While North Carolina residents are facing the possibility of being sprayed with garbage juice, the NC GOP is lining their pockets with money from the waste industry, which has donated at least $34,200 to GOP legislators overseeing debate on the bill.
House Bill 576 would allow for the aerosolization of leachate, an untested and unsafe method for landfills to dispose of their waste. Picture it as “garbage juice in a snow blower.”
And who would be most impacted by this legislation? Communities of color and poor, who are more likely to live near landfills.
The waste industry is in favor of the aerosolization of leachate because it is cheaper than other methods of removing waste and they have been donating big money to legislators who could advance the bill.
The bill’s sponsor, Rep. Jimmy Dixon, has received $6,100 from the waste industry, the majority of which came from Ven Poole, the CEO of Waste Industries. Dixon is also the Chairman of the House Agriculture Committee, which received House Bill 576 on referral.
Speaker Tim Moore has received $8,600 from the waste industry, including contributions from Ven Poole and the Waste Management Pac. Moore voted in favor of House Bill 576.
Sen. Trudy Wade has received $19,100 from the waste industry, including donations from Ven Poole and the inventor of aerosolization, Kelly Houston. The contribution from Houston came when Wade was the chairwoman of a Senate conference committee charged with compromising on a bill containing language about leachate. Wade is also a member of the Senate Agriculture/Environment/Natural Resources Committee, which reported favorably on the bill.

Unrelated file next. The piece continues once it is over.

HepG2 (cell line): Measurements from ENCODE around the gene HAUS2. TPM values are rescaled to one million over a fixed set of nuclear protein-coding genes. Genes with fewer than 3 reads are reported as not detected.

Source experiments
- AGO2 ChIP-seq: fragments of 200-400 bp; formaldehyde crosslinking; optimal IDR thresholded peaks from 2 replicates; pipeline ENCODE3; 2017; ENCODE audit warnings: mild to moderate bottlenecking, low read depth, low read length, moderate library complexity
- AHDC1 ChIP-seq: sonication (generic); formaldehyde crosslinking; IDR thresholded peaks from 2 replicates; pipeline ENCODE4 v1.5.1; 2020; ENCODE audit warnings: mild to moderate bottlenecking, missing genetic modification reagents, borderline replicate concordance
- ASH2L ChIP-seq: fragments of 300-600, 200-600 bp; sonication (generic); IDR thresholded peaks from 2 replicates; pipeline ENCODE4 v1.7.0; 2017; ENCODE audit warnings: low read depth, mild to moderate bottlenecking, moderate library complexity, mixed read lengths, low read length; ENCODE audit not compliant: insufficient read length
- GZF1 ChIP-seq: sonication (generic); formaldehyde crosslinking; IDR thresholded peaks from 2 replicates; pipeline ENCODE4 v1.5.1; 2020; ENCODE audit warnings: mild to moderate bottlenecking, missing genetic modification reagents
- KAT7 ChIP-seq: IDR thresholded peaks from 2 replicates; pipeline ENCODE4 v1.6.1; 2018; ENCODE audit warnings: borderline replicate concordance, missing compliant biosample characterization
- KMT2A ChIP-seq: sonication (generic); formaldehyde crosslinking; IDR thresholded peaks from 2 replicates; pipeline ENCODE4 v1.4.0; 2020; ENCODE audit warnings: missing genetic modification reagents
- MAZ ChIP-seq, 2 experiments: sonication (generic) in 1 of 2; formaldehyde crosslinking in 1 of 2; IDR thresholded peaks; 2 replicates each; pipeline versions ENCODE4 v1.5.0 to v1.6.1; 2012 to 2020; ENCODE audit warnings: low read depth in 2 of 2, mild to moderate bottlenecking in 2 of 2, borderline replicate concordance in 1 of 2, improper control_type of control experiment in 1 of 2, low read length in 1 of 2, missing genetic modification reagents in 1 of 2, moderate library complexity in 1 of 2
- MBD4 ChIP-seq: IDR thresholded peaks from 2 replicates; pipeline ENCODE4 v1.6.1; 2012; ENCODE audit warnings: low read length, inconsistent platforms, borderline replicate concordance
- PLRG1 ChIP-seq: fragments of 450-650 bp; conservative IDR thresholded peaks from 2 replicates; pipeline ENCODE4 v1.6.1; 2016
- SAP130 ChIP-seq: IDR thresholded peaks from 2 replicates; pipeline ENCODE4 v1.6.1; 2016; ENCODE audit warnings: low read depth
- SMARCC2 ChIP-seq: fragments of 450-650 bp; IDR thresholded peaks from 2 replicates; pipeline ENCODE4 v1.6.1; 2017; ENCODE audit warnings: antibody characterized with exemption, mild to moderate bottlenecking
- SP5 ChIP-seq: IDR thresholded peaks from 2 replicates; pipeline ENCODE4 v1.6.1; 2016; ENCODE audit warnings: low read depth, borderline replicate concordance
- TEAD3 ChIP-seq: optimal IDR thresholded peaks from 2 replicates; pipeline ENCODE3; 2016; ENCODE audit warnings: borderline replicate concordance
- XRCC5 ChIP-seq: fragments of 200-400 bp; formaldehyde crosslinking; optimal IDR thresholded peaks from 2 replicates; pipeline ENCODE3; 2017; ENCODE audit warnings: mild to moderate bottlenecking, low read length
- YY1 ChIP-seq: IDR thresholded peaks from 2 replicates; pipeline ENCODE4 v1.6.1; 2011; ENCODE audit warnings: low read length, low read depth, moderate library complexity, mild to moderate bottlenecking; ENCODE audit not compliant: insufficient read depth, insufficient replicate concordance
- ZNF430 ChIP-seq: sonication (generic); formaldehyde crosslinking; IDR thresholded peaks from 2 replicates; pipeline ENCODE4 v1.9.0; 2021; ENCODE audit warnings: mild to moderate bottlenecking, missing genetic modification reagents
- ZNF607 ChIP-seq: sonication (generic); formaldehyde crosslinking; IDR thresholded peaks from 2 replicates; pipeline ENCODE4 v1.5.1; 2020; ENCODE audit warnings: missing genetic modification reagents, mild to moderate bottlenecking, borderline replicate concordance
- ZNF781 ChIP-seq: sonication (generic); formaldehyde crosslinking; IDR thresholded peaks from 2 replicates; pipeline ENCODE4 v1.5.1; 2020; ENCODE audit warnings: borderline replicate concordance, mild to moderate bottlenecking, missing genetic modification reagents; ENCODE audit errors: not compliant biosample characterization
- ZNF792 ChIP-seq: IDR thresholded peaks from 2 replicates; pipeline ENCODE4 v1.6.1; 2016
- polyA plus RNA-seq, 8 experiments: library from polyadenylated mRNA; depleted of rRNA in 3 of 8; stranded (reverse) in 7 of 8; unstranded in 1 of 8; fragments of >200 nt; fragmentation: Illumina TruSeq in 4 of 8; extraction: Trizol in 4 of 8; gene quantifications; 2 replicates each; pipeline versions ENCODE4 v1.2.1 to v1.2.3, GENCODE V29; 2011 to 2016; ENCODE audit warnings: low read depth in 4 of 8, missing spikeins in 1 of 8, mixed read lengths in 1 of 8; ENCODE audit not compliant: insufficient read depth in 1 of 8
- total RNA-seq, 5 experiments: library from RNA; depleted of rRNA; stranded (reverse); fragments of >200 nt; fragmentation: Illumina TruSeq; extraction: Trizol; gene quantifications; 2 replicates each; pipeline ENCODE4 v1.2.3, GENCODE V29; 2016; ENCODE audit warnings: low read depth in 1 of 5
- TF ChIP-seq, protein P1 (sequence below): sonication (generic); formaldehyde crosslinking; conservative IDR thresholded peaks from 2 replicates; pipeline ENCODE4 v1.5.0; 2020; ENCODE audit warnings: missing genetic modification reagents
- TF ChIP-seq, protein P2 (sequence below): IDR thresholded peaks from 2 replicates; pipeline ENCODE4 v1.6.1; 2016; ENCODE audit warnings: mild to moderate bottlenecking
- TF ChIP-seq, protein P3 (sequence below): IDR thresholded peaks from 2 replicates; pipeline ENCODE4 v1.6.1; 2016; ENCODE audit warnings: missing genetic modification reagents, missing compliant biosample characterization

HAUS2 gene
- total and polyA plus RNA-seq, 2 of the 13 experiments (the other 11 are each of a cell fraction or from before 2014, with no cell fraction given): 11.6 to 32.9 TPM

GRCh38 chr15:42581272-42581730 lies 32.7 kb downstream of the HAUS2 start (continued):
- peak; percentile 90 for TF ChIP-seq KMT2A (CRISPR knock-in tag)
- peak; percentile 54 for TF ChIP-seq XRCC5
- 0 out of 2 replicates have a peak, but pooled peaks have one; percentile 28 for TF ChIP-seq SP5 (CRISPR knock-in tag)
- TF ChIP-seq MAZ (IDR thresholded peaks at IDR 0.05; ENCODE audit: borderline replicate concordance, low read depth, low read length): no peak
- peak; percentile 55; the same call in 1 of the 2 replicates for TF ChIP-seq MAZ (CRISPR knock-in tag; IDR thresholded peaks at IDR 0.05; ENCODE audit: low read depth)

The fluid that collects beneath landfills, referred to as leachate, could soon be sprayed into the air, thanks to House Bill 576 sponsored by Rep. Jimmy Dixon.
The aerosolization of leachate, or “garbage juice in a snow blower”, is an unproven and untested technology.
Since the bill’s introduction, an amendment has been added to bar landfills accepting coal ash from using this “technology,” which brings up an obvious question: Why wasn’t this ban in the bill in the first place?
Is it possible that it wasn’t in the original bill because Duke Energy is interested in using the technology at landfills as they excavate their coal ash ponds?
Duke Energy did just receive a permit allowing the construction of a landfill with a system for collecting leachate.
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